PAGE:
Thursday, August 4, 2011

Gunboat Cincinnati

Flipping through a book I had acquired a few months ago, I saw a page that seemed much more brownish than all the others. Looking to find it again, to see if it was what I suspected, I finally did come across it and discover that it was, indeed, an old newspaper clipping. Not having any idea what the clipping would be about, I picked it up, pleased to see it was in good shape, not brittle at all, and found that it actually had to do with not only the Civil War, but also a local aspect of it, at least in name.

Here is a link to a couple of photographs of this boat, at the Cincinnati Hamilton County Public Library. The notes for them are simply a brief recap of this article that I added to their page. 

This link gives a bit more information about this class of ships and does discuss this very ship as well.

The clipping is undated, but is apparently from sometime in 1957 or early 1958, and is from the Cincinnati Enquirer.  I transcribe it below.

'Gunboat Cincinnati'
One of Several Civil War Ironclads Named for River Towns, It Took Part in Many Deadly Skirmishes
By Jimmie Blount, Enquirer Writer

Probably no person, place or thing - Union or Confederate - absorbed as much punishment per square inch during the Civil War as the gawky gunboat bearing the name Cincinnati.

Part of the Western Flotilla which reopened the Mississippi River to military and civil traffic, the ironclad sank twice and survived at least two fires, numerous battles with bayou mud and foliage and hundreds of piercing "minnie balls" and sundry shot.

Approximately 40 crewmen died and 20 other suffered major wounds during its many engagements
One of the dead the Cincinnati's first commander who swallowed a confederate shot 

One of seven craft built by Capt. James E. Eads, some of her parts and equipment came from Pittsburgh and Cincinnati as well as St. Louis where it was assembled.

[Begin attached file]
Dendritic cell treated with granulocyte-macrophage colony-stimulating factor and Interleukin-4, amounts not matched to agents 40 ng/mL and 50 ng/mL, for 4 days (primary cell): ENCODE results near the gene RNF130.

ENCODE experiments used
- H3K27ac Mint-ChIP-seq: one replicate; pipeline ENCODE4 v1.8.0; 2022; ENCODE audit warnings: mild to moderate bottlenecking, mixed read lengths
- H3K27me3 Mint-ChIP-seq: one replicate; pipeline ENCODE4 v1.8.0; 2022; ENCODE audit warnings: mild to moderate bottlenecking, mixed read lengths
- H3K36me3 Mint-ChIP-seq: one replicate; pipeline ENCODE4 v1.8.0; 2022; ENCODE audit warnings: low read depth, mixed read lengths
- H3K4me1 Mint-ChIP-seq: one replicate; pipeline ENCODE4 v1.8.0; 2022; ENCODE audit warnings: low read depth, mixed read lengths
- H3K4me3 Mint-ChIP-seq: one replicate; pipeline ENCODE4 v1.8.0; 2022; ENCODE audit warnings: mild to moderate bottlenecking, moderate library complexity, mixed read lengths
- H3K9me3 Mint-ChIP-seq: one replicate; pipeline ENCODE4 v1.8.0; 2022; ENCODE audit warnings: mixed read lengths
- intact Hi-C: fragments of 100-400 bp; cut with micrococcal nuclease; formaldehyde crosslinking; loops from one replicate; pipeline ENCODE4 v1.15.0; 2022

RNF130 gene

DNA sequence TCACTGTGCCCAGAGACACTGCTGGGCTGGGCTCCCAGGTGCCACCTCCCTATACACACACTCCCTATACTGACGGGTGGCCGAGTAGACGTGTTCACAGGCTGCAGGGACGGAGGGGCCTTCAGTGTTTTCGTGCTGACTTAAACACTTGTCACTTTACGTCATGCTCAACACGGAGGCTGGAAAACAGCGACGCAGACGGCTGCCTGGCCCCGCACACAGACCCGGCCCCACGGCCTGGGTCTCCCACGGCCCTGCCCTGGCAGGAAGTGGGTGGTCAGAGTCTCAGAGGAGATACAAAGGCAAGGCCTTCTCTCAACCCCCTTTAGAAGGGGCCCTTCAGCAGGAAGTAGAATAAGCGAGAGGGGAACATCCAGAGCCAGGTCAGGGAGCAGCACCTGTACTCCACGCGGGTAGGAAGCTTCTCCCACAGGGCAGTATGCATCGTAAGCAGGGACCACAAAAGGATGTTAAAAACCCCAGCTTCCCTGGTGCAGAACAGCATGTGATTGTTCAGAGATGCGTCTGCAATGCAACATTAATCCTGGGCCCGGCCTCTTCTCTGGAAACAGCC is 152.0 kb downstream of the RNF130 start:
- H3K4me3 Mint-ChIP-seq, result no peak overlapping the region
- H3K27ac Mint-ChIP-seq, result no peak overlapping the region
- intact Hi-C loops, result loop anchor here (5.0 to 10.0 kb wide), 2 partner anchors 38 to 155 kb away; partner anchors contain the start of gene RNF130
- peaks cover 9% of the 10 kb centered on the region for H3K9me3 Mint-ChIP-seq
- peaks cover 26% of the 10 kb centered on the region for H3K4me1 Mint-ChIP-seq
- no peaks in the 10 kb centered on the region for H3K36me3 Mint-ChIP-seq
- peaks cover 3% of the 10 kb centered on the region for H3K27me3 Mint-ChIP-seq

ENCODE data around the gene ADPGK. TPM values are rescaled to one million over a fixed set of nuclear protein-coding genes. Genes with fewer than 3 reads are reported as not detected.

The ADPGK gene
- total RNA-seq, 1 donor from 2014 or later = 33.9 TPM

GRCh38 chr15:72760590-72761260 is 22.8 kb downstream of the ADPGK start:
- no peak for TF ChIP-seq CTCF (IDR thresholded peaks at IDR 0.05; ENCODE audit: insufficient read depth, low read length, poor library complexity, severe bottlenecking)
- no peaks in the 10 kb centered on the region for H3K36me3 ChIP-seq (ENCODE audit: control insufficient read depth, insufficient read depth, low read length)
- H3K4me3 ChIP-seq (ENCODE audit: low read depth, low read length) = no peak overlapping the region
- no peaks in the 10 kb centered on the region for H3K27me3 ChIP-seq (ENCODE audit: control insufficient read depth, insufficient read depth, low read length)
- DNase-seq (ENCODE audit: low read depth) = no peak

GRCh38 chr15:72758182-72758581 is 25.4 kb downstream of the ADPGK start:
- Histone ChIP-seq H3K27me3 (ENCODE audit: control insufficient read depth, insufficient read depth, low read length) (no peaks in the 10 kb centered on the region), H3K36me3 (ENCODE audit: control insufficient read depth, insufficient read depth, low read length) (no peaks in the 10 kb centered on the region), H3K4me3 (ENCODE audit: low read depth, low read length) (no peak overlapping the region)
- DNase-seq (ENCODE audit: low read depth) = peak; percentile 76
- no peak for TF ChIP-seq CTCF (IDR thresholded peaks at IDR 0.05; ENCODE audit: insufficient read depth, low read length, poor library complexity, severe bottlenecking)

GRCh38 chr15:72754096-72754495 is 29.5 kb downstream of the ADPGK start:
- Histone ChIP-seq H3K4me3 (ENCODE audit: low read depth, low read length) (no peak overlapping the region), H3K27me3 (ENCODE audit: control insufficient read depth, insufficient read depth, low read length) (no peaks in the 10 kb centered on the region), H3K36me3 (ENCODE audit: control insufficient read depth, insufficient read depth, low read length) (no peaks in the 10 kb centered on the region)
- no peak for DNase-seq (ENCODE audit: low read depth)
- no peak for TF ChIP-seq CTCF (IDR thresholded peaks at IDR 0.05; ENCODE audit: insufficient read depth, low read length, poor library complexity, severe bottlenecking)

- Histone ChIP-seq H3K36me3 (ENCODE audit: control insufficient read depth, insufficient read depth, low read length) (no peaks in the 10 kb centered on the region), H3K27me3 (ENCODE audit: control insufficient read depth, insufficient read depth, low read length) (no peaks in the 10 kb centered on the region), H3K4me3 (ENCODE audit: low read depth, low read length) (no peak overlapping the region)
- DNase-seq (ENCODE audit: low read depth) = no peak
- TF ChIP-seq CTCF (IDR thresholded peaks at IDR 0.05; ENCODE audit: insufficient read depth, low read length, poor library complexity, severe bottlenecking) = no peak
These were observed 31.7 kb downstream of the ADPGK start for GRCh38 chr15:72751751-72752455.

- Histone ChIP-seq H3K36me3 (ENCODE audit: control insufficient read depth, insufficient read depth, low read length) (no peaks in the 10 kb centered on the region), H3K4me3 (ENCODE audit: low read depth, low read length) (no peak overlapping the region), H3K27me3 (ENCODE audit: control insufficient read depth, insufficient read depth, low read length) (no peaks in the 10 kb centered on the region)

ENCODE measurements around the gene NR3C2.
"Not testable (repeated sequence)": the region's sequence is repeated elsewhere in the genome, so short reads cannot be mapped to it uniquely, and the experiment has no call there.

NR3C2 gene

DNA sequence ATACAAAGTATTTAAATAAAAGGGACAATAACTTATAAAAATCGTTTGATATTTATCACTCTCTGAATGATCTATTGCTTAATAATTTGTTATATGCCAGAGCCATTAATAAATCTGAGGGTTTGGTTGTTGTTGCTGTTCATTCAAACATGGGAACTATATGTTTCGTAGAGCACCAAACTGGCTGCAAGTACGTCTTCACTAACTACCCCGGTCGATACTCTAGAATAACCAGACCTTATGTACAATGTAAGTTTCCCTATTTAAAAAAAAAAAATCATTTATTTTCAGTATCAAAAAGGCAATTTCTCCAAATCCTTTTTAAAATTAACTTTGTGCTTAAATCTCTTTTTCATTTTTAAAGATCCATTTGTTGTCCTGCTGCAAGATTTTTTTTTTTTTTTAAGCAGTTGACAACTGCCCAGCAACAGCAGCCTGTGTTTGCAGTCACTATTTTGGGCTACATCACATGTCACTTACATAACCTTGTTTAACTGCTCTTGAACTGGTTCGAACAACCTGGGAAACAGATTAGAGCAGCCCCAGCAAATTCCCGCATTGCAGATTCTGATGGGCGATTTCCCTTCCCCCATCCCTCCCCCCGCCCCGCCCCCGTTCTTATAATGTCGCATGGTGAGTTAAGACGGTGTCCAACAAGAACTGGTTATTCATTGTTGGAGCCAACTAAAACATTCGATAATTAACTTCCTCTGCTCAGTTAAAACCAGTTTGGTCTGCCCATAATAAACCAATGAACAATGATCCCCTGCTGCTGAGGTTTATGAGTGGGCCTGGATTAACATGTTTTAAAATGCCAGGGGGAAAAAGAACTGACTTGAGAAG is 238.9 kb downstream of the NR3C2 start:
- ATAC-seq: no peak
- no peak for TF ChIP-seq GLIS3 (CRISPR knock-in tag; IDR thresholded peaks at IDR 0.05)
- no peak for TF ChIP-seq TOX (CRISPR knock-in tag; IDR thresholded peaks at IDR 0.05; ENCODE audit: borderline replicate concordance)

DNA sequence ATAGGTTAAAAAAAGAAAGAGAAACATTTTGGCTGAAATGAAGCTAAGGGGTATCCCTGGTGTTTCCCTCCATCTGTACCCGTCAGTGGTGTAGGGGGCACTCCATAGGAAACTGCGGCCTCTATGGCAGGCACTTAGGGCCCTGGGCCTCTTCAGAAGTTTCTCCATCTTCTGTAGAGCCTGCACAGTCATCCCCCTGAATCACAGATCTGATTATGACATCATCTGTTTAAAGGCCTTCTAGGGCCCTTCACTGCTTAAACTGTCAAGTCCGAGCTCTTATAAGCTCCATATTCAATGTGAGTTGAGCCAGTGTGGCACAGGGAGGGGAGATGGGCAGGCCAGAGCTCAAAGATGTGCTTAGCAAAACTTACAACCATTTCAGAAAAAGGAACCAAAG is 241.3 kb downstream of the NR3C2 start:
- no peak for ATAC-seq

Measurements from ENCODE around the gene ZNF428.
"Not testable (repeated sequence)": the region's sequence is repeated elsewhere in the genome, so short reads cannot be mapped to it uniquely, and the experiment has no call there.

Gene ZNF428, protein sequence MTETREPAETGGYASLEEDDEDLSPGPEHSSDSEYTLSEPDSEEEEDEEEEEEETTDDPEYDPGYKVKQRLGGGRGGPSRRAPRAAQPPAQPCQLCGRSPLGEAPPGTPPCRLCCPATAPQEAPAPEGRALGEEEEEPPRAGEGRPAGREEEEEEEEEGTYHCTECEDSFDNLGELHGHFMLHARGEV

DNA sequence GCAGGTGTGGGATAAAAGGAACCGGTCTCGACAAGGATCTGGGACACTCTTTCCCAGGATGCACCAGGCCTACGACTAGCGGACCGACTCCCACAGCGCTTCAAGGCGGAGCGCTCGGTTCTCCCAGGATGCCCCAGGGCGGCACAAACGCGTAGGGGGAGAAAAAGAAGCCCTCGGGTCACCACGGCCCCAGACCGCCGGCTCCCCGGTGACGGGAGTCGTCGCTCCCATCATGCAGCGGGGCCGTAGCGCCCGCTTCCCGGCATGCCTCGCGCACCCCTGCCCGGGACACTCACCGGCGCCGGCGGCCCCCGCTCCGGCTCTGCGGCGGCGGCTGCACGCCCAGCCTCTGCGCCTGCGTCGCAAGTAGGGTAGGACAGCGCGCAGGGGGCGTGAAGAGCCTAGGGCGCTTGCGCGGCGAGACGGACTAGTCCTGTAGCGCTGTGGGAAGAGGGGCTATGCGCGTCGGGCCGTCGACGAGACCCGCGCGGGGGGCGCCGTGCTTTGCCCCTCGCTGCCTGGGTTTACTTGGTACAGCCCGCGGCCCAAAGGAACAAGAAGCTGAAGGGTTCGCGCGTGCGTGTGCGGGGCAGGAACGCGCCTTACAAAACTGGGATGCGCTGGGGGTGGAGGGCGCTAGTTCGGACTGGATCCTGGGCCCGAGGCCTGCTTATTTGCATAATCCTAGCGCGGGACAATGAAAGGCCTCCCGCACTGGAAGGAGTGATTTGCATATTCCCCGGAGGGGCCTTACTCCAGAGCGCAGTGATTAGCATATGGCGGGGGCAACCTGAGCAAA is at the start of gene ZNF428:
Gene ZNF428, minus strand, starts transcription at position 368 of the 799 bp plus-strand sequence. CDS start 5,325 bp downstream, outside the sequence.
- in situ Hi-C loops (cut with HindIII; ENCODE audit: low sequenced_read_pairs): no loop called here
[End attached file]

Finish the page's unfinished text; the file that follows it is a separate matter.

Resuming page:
Launched late in 1861, the 175 by 51 1/2-foot ironclad was one of the most formidable ships in the U.S. Navy with its three eight-inch guns, six 32-pounders, four 42-pound army rifles and one 12-pound howitzer.

Called "Pook Turtles," the Cincinnati-type boats were designed by Samuel M. Pook and had a definite resemblance to the slow-moving water creatures. 

Despite 2 1/2 inches of iron plating on her steep sides, the Cincinnati could manage nine males an hour and drew only six feet of water. 

The Eads ironclads began service with the capture of Fort Henry, a Confederate stronghold on the Tennessee River. It was the Cincinnati, leading the attack, which fired the first shot and received the rebel surrender in the February 6, 1862, triumph.

When the two-hour battle ended, the Cincinnati had absorbed 32 shots, mostly in the chimney and after-cabin. Two guns were disabled and a shell, bouncing around in the iron enclosure, claimed one life.

She retired for repairs until March 17 when the Cincinnati took part in the three-week siege of Island No. 10 on the Mississippi. 

The Cincinnati led that six-gunboat attack which netted 5000 prisoners and vast stores of supplies.

Fort Pillow was the next Mississippi obstacle. The Cincinnati began the May 10 morning attack by towing a mortarboat within two miles of Pillow. But before she could retire,smaller and faster Confederate vessels moved in for the kill.